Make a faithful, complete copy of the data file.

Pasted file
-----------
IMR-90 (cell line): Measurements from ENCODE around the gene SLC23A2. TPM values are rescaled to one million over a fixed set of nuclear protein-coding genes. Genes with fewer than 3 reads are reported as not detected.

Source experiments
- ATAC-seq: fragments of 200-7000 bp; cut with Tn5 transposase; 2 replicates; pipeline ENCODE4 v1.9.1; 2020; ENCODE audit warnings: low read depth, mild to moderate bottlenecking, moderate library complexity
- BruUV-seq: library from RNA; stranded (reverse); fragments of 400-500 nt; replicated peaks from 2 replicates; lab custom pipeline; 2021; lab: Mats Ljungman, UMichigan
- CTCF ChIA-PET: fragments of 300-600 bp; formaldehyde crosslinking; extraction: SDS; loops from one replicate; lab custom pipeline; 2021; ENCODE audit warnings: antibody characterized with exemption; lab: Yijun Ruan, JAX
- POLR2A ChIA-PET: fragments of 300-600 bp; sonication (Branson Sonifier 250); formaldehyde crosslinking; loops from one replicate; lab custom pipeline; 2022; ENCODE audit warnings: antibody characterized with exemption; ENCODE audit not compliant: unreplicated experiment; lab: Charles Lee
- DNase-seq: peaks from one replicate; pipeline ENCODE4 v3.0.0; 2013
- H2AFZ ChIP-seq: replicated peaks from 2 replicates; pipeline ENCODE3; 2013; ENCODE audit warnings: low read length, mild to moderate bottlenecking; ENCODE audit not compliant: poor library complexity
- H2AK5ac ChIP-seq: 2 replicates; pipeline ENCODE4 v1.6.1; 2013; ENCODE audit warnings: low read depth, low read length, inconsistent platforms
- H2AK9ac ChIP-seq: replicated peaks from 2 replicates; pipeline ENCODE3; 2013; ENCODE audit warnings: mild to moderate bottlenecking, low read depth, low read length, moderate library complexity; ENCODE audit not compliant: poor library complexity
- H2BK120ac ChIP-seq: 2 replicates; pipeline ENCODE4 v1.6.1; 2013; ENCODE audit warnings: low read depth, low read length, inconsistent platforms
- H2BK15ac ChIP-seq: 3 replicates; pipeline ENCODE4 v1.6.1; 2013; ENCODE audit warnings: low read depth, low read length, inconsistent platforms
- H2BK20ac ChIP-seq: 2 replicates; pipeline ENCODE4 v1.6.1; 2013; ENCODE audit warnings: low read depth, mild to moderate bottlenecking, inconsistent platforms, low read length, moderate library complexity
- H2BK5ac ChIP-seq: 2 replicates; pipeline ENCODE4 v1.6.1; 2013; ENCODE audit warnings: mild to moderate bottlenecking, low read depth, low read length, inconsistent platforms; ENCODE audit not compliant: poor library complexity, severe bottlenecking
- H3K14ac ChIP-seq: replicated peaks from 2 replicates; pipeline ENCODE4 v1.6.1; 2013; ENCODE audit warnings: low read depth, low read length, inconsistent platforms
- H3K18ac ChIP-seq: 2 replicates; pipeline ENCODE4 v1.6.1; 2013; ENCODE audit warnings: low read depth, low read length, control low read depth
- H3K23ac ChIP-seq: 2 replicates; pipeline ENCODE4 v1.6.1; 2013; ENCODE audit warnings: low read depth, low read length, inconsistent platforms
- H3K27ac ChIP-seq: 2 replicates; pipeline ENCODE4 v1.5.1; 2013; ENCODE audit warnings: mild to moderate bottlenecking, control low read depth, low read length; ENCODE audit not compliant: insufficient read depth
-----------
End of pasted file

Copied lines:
IMR-90 (cell line): Measurements from ENCODE around the gene SLC23A2. TPM values are rescaled to one million over a fixed set of nuclear protein-coding genes. Genes with fewer than 3 reads are reported as not detected.

Source experiments
- ATAC-seq: fragments of 200-7000 bp; cut with Tn5 transposase; 2 replicates; pipeline ENCODE4 v1.9.1; 2020; ENCODE audit warnings: low read depth, mild to moderate bottlenecking, moderate library complexity
- BruUV-seq: library from RNA; stranded (reverse); fragments of 400-500 nt; replicated peaks from 2 replicates; lab custom pipeline; 2021; lab: Mats Ljungman, UMichigan
- CTCF ChIA-PET: fragments of 300-600 bp; formaldehyde crosslinking; extraction: SDS; loops from one replicate; lab custom pipeline; 2021; ENCODE audit warnings: antibody characterized with exemption; lab: Yijun Ruan, JAX
- POLR2A ChIA-PET: fragments of 300-600 bp; sonication (Branson Sonifier 250); formaldehyde crosslinking; loops from one replicate; lab custom pipeline; 2022; ENCODE audit warnings: antibody characterized with exemption; ENCODE audit not compliant: unreplicated experiment; lab: Charles Lee
- DNase-seq: peaks from one replicate; pipeline ENCODE4 v3.0.0; 2013
- H2AFZ ChIP-seq: replicated peaks from 2 replicates; pipeline ENCODE3; 2013; ENCODE audit warnings: low read length, mild to moderate bottlenecking; ENCODE audit not compliant: poor library complexity
- H2AK5ac ChIP-seq: 2 replicates; pipeline ENCODE4 v1.6.1; 2013; ENCODE audit warnings: low read depth, low read length, inconsistent platforms
- H2AK9ac ChIP-seq: replicated peaks from 2 replicates; pipeline ENCODE3; 2013; ENCODE audit warnings: mild to moderate bottlenecking, low read depth, low read length, moderate library complexity; ENCODE audit not compliant: poor library complexity
- H2BK120ac ChIP-seq: 2 replicates; pipeline ENCODE4 v1.6.1; 2013; ENCODE audit warnings: low read depth, low read length, inconsistent platforms
- H2BK15ac ChIP-seq: 3 replicates; pipeline ENCODE4 v1.6.1; 2013; ENCODE audit warnings: low read depth, low read length, inconsistent platforms
- H2BK20ac ChIP-seq: 2 replicates; pipeline ENCODE4 v1.6.1; 2013; ENCODE audit warnings: low read depth, mild to moderate bottlenecking, inconsistent platforms, low read length, moderate library complexity
- H2BK5ac ChIP-seq: 2 replicates; pipeline ENCODE4 v1.6.1; 2013; ENCODE audit warnings: mild to moderate bottlenecking, low read depth, low read length, inconsistent platforms; ENCODE audit not compliant: poor library complexity, severe bottlenecking
- H3K14ac ChIP-seq: replicated peaks from 2 replicates; pipeline ENCODE4 v1.6.1; 2013; ENCODE audit warnings: low read depth, low read length, inconsistent platforms
- H3K18ac ChIP-seq: 2 replicates; pipeline ENCODE4 v1.6.1; 2013; ENCODE audit warnings: low read depth, low read length, control low read depth
- H3K23ac ChIP-seq: 2 replicates; pipeline ENCODE4 v1.6.1; 2013; ENCODE audit warnings: low read depth, low read length, inconsistent platforms
- H3K27ac ChIP-seq: 2 replicates; pipeline ENCODE4 v1.5.1; 2013; ENCODE audit warnings: mild to moderate bottlenecking, control low read depth, low read length; ENCODE audit not compliant: insufficient read depth